Thank you, Bill Clinton.

I say that as a FOX Newser, and as a Democrat.

What more could we ask for from the former president?

The FOX News angle is not just ratings, although the best "FOX News Sunday" in three years is nothing to sneeze at. No, Bill Clinton did something more than give FOX a ratings boost on the occasion of its 10th anniversary.

I was brought up in the school of politics that holds to the rule that 90 percent of life is just showing up. Possession is nine-tenths of the law. Bill Clinton did something most Democratic “leaders” don’t have the guts to do when it comes to FOX News — he came on.

And it doesn’t matter if he attacked FOX’s legitimacy while he was there, because he affirmed it by being there. It was on FOX News that he took charge of the national debate.

As for Democrats, we have nothing to complain about and much to be grateful for in this episode. It doesn’t matter if you think Chris Wallace’s question was fair or unfair; certainly the subject matter was fair game, and it was precisely what the former president appeared to be itching to talk about.

And when it comes to the media, Bill Clinton is a very big boy — more than capable of holding his own and handling anyone in a fair fight. He gives as good as he gets, and he got as much out of Sunday as FOX News did.

Think about it this way: There’s almost nothing Bill Clinton could do to better excite the Democratic base than get in a good fight on FOX News with George Bush about Usama bin Laden. Read the liberal blogs and they’re convinced Bill Clinton has seen the light. Again.

It is a reminder of just how much room the former president occupies on the national stage that all it took was one appearance on the Sunday show for him to take over the national debate, to put the hunt for bin Laden at center stage and the comparison of his record and Bush’s as the central question — a comparison that he could lose but Bush could not win. After all, the failure to catch bin Laden has become for Bush a symbol of the distraction of the Iraq war — or at least, in the right hands, it should be.

The fact that the two most powerful women in America — Condi and Hillary — then entered the fray only added to the spectacle, making it all irresistible as political theater.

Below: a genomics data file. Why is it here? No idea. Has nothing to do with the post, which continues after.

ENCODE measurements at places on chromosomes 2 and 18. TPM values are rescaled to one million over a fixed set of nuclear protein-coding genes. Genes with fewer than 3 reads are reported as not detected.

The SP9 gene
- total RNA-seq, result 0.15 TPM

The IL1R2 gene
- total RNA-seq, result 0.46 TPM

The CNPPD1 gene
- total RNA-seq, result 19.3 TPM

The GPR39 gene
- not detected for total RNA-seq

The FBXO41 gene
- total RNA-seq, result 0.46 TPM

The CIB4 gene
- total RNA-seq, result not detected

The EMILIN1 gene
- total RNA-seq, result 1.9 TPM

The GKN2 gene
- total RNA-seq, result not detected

Given the presence in Washington of the feuding leaders of Pakistan and Afghanistan, a National Intelligence Estimate on Iraq offering negative conclusions (for Republicans) that brightening economic news and falling gas prices can't offset, plus the relentless media questioning why bin Laden is still at large and whether the conflict in Iraq has left us more vulnerable, one would think Democrats finally are well positioned to take on the administration.

Yet in report after report from the field, it becomes clear that Democrats are still not closing the sale with voters, even — perhaps especially — with voters who are disillusioned with the war. The President is still staying a course the country neither understands nor supports. This obviously creates an incredible opportunity for the opposition party.

Yet here we are, five weeks before the election, and there is still a sense that the Democrats have yet to articulate an alternative. If there were a new generation of leaders, would the former president be so welcome at center stage? If there were a clear message, would the party be leaving it to a former president defending his record to excite the base?

Bill Clinton is doing his part. It might have to be enough.

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Susan Estrich is currently the Robert Kingsley Professor of Law and Political Science at the University of Southern California and a member of the Board of Contributors of USA Today. She writes the "Portia" column for American Lawyer Media and is a contributing editor of The Los Angeles Times. She was appointed by the president to serve on the National Holocaust Council and by the mayor of the City of Los Angeles to serve on that city's Ethics Commission.

Estrich's books include "Real Rape," "Getting Away with Murder: How Politics Is Destroying the Criminal Justice System," "Dealing with Dangerous Offenders," "Making the Case for Yourself: A Diet Book for Smart Women" and "Sex & Power," currently a Los Angeles Times bestseller.

She served as campaign manager for Michael Dukakis' presidential bid, becoming the first woman to head a U.S. presidential campaign. Estrich appears regularly on the FOX News Channel.

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Susan Estrich is currently the Robert Kingsley Professor of Law and Political Science at the University of Southern California and a member of the Board of Contributors of USA Today. She writes the "Portia" column for American Lawyer Media and is a contributing editor of The Los Angeles Times. She was appointed by the president to serve on the National Holocaust Council and by the mayor of the City of Los Angeles to serve on that city's Ethics Commission.

A woman of firsts, she was the first woman president of the Harvard Law Review and the first woman to head a national presidential campaign (Dukakis). Estrich is committed to paving the way for women to assume positions of leadership.

Books by Estrich include "Real Rape," "Getting Away with Murder: How Politics is Destroying the Criminal Justice System" and "Dealing with Dangerous Offenders." Her book "Making the Case for Yourself: A Diet Book for Smart Women," is a departure from her other works, encouraging women to take care of themselves by engaging the mind to fight for a healthy body. Her latest book, The Los Angeles Times bestseller, "Sex & Power," takes an impassioned look at the division of power between men and women in the American workforce, proving that the idea of gender equality is still just an idea.